While violent conflicts have long been the subject of academic analysis, few written accounts have been produced by those who have actually participated in violent conflict. The State, Society and Governance in Melanesia Project invited James Tanis and George Gray to prepare papers reflecting upon their personal involvement in the Bougainville and Solomon Islands conflicts respectively. Both authors presented their papers at the Australian Anthropological Society Annual Conference, 2002. In recording their experiences and analyses, James Tanis and George Gray offer us a unique insight into the motivations of those who participate in conflict, the effects of conflict on participants, and the way in which participants make sense of their involvement in violent conflict. The views expressed in these two papers are those of the authors alone and not those of the SSGM Project.
Introduction My name is James Tanis. I am 36. The name of my clan is Data and our clan totem is the white cockatoo. My village is up in the hills, south west of Panguna and it is cut in half by two different languages, Sibbee of the Nagovis, and Nasioi of the Ioro Area (Panguna Area). I thank you sincerely for inviting me to this conference to share my experiences in the Bougainville Conflict.
Before going any further I must explain that there are many political leaders and commanders of factions who are more important than me. There are women leaders, religious leaders and chiefs who have done more things than me. Another important group includes the orphans, widows and divorced people. There are many other people on Bougainville who have lots of exciting stories to tell. There are many individuals and groups, whose life provided the nucleus of the conflict. These are the groups that we must continue to involve in order to get more information. I wish they were here today to give you their accounts of their stories.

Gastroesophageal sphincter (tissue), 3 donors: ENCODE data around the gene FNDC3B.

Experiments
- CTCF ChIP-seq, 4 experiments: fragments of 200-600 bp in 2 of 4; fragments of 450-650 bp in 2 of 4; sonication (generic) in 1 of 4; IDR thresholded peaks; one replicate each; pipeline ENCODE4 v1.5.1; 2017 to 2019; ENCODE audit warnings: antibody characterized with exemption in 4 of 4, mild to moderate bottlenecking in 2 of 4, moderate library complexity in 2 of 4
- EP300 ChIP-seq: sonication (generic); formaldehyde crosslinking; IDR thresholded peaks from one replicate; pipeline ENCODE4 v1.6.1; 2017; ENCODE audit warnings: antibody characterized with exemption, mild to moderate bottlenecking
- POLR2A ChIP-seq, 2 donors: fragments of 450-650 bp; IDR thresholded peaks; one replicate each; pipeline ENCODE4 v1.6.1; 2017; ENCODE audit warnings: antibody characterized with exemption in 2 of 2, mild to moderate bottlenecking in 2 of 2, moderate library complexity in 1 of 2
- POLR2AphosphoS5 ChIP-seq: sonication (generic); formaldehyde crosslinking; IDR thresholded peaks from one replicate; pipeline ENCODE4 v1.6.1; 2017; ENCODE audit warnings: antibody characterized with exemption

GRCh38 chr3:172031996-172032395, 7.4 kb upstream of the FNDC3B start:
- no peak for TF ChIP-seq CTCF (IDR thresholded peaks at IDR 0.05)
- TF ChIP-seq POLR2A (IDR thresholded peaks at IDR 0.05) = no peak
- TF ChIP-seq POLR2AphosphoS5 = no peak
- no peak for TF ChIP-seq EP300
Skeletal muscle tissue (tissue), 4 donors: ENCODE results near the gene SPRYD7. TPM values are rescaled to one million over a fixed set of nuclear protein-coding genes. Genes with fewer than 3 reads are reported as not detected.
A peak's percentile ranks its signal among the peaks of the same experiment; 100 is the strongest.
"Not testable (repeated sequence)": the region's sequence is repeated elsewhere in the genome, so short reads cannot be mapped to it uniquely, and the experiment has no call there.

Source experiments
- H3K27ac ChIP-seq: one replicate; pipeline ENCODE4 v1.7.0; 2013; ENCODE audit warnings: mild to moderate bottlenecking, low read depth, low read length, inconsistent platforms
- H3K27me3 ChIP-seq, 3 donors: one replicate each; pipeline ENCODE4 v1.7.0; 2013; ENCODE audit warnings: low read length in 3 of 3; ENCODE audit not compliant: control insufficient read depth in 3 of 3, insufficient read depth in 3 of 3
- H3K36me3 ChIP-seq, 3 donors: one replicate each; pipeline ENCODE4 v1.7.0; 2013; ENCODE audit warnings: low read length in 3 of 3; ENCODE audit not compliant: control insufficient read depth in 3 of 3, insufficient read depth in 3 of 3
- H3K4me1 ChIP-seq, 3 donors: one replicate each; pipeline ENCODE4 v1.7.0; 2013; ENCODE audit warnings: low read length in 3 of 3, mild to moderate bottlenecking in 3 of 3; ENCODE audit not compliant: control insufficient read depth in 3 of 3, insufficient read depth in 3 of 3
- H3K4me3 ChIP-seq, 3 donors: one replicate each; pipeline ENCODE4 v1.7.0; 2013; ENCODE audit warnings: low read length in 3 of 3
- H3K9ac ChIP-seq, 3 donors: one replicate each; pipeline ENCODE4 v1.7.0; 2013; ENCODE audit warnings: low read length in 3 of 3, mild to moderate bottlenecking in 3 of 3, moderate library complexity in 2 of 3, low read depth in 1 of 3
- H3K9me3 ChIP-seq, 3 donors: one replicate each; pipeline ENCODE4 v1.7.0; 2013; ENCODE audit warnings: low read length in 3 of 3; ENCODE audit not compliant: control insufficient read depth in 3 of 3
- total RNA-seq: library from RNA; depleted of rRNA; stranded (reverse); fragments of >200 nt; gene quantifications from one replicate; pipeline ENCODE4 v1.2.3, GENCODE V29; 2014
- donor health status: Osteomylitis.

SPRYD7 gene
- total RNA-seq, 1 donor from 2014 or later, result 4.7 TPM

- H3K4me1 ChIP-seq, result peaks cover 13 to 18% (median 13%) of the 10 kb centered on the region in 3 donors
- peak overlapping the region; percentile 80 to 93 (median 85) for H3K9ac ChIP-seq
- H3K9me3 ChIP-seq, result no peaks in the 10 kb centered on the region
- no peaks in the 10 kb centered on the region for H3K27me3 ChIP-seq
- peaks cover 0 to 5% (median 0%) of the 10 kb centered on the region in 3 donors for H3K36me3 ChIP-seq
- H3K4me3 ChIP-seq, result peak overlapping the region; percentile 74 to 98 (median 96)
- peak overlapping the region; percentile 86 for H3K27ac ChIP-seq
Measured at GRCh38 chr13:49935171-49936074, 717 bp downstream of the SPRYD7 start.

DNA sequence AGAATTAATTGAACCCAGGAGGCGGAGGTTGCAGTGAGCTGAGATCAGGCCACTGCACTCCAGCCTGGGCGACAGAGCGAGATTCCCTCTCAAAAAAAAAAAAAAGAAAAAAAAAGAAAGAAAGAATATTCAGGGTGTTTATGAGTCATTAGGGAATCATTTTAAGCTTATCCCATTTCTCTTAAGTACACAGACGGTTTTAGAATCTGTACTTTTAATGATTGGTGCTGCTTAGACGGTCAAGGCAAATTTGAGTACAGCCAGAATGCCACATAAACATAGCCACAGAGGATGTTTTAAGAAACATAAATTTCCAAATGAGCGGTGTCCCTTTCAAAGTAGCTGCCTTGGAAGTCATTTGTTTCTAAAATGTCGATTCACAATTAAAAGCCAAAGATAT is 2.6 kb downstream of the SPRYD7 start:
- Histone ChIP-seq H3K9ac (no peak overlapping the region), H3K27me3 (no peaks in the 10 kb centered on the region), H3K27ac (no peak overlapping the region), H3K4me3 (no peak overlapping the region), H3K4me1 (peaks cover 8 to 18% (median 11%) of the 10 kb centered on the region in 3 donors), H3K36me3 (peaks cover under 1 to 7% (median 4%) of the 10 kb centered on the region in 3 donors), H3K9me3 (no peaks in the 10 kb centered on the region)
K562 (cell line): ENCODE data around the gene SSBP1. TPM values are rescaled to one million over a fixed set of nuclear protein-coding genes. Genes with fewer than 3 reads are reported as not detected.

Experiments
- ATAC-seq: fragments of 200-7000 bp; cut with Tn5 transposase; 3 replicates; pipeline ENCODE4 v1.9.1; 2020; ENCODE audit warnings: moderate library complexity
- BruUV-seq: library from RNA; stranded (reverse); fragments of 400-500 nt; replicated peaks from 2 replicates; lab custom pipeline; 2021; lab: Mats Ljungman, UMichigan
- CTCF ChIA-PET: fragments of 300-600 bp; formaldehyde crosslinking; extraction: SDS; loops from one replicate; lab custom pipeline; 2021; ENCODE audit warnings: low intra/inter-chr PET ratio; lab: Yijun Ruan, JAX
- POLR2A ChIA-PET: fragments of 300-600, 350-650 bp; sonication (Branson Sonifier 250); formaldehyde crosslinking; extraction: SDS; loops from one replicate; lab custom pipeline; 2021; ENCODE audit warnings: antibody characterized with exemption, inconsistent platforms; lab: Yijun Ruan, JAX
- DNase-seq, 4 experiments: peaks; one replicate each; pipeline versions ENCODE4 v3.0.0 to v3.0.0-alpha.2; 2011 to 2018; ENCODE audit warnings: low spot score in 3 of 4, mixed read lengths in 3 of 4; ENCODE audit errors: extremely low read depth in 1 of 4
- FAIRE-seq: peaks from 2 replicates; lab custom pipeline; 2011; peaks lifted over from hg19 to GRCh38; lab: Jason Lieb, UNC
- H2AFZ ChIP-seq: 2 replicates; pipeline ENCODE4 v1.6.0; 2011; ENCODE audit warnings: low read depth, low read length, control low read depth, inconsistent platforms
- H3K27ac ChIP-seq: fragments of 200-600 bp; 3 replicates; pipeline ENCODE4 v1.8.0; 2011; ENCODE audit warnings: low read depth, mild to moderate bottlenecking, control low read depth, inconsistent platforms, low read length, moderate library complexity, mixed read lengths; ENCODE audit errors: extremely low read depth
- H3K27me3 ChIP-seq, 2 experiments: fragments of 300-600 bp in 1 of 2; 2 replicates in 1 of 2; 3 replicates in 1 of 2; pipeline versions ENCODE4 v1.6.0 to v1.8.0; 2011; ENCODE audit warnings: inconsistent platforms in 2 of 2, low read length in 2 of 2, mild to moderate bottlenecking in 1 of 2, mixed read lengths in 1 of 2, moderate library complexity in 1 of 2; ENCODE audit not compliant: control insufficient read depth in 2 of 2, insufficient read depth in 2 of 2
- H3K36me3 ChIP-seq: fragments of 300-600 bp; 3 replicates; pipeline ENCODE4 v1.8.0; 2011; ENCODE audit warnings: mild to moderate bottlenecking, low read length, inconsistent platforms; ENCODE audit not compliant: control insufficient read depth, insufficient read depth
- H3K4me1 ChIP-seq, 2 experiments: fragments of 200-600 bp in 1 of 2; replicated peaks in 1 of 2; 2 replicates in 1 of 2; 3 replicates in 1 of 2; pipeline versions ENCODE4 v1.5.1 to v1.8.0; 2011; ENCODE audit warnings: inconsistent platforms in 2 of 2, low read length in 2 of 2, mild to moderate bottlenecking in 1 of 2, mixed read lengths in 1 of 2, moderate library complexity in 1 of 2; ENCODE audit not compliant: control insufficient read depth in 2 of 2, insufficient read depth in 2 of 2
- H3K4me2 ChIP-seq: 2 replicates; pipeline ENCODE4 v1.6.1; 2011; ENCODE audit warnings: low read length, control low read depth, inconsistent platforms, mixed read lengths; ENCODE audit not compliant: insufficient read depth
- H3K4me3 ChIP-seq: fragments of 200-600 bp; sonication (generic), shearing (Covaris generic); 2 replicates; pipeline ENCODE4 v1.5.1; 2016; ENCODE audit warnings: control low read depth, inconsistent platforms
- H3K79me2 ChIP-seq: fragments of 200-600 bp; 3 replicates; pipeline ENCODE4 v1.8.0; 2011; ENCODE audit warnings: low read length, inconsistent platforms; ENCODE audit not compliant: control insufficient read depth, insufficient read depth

There is a strong cultural taboo that prohibits the telling of stories of the deceased or retelling stories when parties have reconciled and planted tanget trees. To break the taboo is punishable by payment of compensation to the relatives of the deceased persons. However, to participate well in this conference I have no choice but to violate some of our strongest cultural taboos as I would not be able to give out information without mentioning or describing incidents involving deceased people.
Public apology I am bound by the spirit of peace and reconciliation, especially the ritual chewing of betel nut and planting of the tanget tree. These taboos prohibit us from talking about cases involving death. Therefore, I wish to make a public apology to the relatives of the deceased and the reconciled parties. It is not my intention to reopen closed cases. I apologize to the spirits of slain Bougainvilleans on both sides of the conflict. In this presentation I am not intending to invoke your rested spirits to haunt those that are alive.
I am aware that there will be a publication arising from this conference. In a Melanesian society feelings are passed from generation to generation. In the future when the children of the victims that I wrote about read this article, they will think this: James Tanis was one of the leaders that led the struggle in which our relatives were killed and when the war was over he wrote about them maybe to advance his academic knowledge and to see places. James Tanis is a glory seeker. This will scratch the healing scars of wounds that the conflict inflicted and this may humiliate my children. I wish it was someone else doing this presentation but where would we get someone else?
Apart from the cultural taboos that we have on Bougainville, I must also explain that we have a Peace Agreement with the Government of Papua New Guinea and that I am one of the core leaders that negotiated the agreement. During the long process of negotiations and other peace related activities, we have rebuilt good relationships with Papua New Guineans. At the same time there were Papua New Guineans who were sympathetic to the Bougainvillean struggle. I wish to take this opportunity to assure you that this is not a reflection of where I am now, but rather this is recollection of where I was some years ago. Therefore I appeal for understanding that I am going to present this paper raw, and use descriptions that may be offensive to the participants of this conference. I am sure that people will understand that this not a political rally for Bougainville but an academic discussion about issues that we must study in order to get a better understanding of the issues affecting our part of the world.